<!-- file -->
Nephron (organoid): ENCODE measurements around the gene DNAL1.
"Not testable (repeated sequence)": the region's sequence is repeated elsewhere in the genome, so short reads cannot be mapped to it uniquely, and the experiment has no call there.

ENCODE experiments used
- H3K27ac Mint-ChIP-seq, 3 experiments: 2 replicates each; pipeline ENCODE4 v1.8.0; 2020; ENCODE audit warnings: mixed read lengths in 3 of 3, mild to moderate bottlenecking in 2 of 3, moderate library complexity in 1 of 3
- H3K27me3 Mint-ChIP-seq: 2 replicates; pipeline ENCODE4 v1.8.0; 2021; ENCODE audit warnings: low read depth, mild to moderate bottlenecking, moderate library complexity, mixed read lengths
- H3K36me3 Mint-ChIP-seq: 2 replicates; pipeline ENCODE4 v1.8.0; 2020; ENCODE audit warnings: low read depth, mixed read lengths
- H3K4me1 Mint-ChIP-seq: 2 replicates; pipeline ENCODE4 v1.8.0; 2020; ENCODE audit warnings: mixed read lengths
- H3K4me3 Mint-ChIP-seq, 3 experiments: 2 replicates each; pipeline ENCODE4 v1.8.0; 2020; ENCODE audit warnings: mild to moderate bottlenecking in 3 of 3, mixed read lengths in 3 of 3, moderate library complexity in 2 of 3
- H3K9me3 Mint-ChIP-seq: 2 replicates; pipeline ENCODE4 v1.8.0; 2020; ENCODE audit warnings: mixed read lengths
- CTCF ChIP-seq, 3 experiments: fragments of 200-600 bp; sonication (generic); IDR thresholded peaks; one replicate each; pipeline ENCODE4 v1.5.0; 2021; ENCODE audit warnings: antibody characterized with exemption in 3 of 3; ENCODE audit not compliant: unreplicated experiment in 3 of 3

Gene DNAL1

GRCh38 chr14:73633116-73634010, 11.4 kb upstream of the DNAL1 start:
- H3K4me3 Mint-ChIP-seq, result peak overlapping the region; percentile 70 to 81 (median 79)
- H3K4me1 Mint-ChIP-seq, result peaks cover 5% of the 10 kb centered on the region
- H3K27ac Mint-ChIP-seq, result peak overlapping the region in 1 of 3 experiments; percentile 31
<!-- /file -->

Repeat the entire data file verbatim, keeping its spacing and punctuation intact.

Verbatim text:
Nephron (organoid): ENCODE measurements around the gene DNAL1.
"Not testable (repeated sequence)": the region's sequence is repeated elsewhere in the genome, so short reads cannot be mapped to it uniquely, and the experiment has no call there.

ENCODE experiments used
- H3K27ac Mint-ChIP-seq, 3 experiments: 2 replicates each; pipeline ENCODE4 v1.8.0; 2020; ENCODE audit warnings: mixed read lengths in 3 of 3, mild to moderate bottlenecking in 2 of 3, moderate library complexity in 1 of 3
- H3K27me3 Mint-ChIP-seq: 2 replicates; pipeline ENCODE4 v1.8.0; 2021; ENCODE audit warnings: low read depth, mild to moderate bottlenecking, moderate library complexity, mixed read lengths
- H3K36me3 Mint-ChIP-seq: 2 replicates; pipeline ENCODE4 v1.8.0; 2020; ENCODE audit warnings: low read depth, mixed read lengths
- H3K4me1 Mint-ChIP-seq: 2 replicates; pipeline ENCODE4 v1.8.0; 2020; ENCODE audit warnings: mixed read lengths
- H3K4me3 Mint-ChIP-seq, 3 experiments: 2 replicates each; pipeline ENCODE4 v1.8.0; 2020; ENCODE audit warnings: mild to moderate bottlenecking in 3 of 3, mixed read lengths in 3 of 3, moderate library complexity in 2 of 3
- H3K9me3 Mint-ChIP-seq: 2 replicates; pipeline ENCODE4 v1.8.0; 2020; ENCODE audit warnings: mixed read lengths
- CTCF ChIP-seq, 3 experiments: fragments of 200-600 bp; sonication (generic); IDR thresholded peaks; one replicate each; pipeline ENCODE4 v1.5.0; 2021; ENCODE audit warnings: antibody characterized with exemption in 3 of 3; ENCODE audit not compliant: unreplicated experiment in 3 of 3

Gene DNAL1

GRCh38 chr14:73633116-73634010, 11.4 kb upstream of the DNAL1 start:
- H3K4me3 Mint-ChIP-seq, result peak overlapping the region; percentile 70 to 81 (median 79)
- H3K4me1 Mint-ChIP-seq, result peaks cover 5% of the 10 kb centered on the region
- H3K27ac Mint-ChIP-seq, result peak overlapping the region in 1 of 3 experiments; percentile 31